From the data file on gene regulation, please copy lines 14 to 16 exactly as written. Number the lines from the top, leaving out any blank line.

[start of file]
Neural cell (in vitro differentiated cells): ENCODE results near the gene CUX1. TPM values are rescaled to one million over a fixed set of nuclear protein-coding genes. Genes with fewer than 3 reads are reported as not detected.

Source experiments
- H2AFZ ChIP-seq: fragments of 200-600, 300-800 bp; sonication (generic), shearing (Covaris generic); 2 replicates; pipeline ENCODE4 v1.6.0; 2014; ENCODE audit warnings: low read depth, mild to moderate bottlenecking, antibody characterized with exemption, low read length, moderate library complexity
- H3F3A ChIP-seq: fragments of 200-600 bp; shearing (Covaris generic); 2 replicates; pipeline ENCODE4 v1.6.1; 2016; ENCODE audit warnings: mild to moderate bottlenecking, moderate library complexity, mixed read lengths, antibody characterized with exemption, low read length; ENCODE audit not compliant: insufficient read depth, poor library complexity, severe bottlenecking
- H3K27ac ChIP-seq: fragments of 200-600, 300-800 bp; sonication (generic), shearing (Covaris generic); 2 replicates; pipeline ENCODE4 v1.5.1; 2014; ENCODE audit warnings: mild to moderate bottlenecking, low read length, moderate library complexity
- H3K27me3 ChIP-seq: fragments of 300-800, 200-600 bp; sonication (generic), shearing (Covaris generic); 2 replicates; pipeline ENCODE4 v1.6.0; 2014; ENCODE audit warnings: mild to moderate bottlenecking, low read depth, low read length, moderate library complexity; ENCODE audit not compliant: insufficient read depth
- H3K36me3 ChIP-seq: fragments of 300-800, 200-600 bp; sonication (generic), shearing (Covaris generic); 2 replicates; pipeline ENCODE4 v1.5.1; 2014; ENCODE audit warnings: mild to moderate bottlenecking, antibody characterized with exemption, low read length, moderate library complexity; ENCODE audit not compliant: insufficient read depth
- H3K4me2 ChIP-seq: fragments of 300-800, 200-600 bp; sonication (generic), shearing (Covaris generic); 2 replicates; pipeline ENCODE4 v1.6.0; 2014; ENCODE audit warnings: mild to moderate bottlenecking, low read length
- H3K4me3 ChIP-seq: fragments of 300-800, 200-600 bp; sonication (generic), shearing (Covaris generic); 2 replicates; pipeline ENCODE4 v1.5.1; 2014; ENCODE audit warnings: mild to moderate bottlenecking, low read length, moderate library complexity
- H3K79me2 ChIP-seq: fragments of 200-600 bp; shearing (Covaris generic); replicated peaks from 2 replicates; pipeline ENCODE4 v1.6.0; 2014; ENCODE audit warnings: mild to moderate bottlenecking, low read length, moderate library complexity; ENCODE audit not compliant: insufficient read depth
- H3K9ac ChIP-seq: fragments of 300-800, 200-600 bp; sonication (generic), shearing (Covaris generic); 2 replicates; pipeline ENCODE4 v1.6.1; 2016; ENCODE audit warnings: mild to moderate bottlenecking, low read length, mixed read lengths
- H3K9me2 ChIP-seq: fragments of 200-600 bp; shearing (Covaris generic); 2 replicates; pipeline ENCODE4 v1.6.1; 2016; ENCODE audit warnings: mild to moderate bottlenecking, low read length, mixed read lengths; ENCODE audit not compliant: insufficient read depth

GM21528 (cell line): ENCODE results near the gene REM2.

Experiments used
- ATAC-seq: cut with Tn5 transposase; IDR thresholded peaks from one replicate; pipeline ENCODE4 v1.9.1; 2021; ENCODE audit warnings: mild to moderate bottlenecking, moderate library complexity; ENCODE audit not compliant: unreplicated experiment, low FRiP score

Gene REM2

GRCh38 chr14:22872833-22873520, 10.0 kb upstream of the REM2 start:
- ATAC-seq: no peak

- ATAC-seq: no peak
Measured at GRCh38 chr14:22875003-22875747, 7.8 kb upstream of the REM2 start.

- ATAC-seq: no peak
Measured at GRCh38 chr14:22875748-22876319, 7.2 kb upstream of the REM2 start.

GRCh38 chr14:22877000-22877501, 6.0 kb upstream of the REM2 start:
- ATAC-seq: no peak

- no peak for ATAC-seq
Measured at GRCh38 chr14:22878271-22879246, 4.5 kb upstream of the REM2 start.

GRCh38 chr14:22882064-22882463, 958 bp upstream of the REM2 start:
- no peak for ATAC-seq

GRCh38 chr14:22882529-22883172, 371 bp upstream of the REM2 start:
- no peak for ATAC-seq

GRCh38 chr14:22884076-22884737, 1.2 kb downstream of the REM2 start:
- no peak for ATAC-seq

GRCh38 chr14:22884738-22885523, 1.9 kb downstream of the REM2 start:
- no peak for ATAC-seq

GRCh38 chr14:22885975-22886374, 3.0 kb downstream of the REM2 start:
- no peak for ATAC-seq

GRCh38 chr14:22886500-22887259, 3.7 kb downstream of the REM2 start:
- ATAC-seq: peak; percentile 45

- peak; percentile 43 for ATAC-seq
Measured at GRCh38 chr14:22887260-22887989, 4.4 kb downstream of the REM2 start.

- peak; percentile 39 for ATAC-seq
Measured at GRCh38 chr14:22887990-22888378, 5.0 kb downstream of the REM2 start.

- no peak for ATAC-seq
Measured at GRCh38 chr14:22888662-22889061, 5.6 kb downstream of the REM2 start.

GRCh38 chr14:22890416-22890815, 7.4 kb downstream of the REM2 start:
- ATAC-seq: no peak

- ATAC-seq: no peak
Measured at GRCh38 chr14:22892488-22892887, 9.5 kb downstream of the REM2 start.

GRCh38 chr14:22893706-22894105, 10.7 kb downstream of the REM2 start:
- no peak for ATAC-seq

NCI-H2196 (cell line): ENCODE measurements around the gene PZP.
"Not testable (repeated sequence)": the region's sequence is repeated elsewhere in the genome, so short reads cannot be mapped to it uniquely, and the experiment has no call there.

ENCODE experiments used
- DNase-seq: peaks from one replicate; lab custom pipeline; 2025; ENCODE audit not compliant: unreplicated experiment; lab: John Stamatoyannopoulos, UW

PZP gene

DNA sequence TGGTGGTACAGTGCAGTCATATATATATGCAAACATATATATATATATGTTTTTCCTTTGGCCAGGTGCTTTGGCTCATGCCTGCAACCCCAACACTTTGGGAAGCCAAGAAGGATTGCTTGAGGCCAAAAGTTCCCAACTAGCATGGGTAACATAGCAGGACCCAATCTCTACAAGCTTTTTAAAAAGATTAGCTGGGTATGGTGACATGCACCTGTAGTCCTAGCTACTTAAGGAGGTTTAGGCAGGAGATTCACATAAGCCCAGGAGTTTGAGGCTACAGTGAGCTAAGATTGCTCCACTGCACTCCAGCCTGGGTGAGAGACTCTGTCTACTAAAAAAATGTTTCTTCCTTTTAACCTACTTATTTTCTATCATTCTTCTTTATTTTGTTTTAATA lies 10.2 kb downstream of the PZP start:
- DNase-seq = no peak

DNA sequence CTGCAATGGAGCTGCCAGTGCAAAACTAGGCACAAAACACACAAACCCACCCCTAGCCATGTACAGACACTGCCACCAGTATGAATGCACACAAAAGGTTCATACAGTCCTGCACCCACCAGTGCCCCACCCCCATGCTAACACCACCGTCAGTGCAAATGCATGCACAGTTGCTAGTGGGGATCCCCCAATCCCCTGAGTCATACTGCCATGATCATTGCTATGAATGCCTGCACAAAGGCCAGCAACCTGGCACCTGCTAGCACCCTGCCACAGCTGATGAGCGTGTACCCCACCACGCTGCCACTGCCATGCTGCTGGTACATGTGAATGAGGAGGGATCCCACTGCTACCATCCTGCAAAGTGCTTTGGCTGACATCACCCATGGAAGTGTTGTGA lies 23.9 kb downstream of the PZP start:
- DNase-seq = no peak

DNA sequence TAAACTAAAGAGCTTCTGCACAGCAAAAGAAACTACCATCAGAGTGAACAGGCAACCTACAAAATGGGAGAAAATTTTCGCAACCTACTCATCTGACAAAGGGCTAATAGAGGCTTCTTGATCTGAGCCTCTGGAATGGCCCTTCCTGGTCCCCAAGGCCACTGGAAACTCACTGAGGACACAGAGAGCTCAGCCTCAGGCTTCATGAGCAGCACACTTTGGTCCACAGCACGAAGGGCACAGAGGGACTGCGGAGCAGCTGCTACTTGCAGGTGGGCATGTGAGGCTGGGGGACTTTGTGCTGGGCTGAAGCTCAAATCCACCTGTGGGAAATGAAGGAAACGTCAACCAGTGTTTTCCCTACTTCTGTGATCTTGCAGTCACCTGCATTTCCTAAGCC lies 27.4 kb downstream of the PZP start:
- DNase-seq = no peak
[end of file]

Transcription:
Experiments used
- ATAC-seq: cut with Tn5 transposase; IDR thresholded peaks from one replicate; pipeline ENCODE4 v1.9.1; 2021; ENCODE audit warnings: mild to moderate bottlenecking, moderate library complexity; ENCODE audit not compliant: unreplicated experiment, low FRiP score

Gene REM2